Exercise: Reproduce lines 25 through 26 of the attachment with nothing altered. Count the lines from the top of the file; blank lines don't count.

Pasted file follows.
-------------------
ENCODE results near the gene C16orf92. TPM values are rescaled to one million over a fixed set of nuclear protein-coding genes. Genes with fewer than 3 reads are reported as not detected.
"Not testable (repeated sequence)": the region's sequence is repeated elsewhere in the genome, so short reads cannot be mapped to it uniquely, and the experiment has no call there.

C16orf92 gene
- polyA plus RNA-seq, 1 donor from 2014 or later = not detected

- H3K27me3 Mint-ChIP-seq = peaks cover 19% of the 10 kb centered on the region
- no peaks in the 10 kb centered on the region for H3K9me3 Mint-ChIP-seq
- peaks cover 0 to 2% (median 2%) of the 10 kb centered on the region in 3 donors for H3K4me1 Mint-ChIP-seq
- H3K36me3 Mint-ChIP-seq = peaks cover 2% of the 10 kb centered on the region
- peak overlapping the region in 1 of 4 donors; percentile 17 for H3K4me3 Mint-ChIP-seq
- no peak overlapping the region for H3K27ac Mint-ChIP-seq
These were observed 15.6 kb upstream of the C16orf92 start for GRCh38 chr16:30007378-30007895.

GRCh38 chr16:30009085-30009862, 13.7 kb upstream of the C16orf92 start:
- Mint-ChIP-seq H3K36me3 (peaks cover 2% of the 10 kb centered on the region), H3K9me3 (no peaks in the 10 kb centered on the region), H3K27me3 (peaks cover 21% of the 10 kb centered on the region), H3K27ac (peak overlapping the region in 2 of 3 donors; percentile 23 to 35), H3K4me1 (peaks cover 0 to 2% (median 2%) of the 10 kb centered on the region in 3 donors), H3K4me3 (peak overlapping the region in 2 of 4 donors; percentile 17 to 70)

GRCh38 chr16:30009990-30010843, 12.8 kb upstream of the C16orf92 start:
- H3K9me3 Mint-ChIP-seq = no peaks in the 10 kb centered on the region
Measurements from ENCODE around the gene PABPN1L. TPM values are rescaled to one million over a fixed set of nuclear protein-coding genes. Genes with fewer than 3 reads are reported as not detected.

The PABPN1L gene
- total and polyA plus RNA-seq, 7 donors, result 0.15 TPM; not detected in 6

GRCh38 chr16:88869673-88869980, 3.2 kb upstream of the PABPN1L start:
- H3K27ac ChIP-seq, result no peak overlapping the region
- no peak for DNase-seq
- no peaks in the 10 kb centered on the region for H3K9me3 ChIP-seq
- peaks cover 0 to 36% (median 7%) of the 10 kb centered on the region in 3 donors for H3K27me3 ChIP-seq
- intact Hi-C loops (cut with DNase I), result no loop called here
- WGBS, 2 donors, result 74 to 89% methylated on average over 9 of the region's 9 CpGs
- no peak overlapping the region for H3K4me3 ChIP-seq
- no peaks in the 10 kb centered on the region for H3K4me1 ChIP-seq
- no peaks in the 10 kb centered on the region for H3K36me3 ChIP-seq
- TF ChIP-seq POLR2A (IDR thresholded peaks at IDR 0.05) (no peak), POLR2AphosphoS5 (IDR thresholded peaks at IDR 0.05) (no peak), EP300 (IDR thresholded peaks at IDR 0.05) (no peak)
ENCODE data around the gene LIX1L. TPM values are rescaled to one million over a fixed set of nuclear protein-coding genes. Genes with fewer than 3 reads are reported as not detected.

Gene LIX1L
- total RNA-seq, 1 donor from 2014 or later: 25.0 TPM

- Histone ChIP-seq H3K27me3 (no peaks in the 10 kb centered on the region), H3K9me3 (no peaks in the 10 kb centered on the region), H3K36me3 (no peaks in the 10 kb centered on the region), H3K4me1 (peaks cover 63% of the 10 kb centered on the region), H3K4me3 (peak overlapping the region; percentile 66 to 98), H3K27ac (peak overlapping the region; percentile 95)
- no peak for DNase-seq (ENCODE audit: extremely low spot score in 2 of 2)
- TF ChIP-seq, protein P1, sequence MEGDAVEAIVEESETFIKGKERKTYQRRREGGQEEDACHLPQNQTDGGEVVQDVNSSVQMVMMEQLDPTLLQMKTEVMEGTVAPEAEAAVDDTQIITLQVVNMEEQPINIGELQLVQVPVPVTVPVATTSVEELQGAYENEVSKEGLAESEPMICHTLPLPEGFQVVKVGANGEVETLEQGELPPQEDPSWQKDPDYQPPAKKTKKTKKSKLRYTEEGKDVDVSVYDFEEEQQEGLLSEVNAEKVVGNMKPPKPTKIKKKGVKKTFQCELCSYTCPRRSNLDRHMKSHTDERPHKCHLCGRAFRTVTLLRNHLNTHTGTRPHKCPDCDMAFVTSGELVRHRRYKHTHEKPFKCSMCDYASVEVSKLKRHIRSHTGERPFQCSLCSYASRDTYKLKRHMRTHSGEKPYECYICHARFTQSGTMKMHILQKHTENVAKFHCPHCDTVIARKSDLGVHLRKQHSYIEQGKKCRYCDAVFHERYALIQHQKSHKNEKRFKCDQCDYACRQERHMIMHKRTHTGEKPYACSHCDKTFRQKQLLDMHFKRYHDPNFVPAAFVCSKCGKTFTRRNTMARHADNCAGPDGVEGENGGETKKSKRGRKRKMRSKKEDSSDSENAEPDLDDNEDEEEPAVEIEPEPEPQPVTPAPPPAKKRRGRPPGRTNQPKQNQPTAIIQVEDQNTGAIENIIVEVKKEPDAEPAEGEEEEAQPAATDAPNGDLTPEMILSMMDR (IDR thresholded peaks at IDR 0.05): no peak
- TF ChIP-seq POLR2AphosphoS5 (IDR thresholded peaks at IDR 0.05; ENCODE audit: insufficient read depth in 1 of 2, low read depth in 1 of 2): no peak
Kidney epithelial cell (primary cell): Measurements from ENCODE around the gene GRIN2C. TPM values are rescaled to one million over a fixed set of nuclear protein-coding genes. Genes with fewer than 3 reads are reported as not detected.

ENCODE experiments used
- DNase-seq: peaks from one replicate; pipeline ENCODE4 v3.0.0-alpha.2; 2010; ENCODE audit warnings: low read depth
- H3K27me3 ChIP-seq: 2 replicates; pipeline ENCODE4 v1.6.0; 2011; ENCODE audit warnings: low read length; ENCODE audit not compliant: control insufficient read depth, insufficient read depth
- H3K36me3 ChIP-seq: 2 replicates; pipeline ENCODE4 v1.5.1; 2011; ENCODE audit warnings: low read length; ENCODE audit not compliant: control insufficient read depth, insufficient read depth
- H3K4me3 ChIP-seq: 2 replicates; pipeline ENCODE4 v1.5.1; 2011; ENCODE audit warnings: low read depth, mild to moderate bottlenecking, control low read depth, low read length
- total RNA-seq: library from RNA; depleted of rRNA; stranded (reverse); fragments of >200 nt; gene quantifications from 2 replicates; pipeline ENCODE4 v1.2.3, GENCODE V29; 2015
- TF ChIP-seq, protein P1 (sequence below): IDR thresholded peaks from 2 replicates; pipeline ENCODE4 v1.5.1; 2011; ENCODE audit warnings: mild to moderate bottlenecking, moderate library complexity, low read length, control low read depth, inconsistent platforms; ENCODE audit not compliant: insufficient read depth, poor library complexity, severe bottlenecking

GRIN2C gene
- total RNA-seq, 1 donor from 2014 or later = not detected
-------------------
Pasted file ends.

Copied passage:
- WGBS, 2 donors, result 74 to 89% methylated on average over 9 of the region's 9 CpGs
- no peak overlapping the region for H3K4me3 ChIP-seq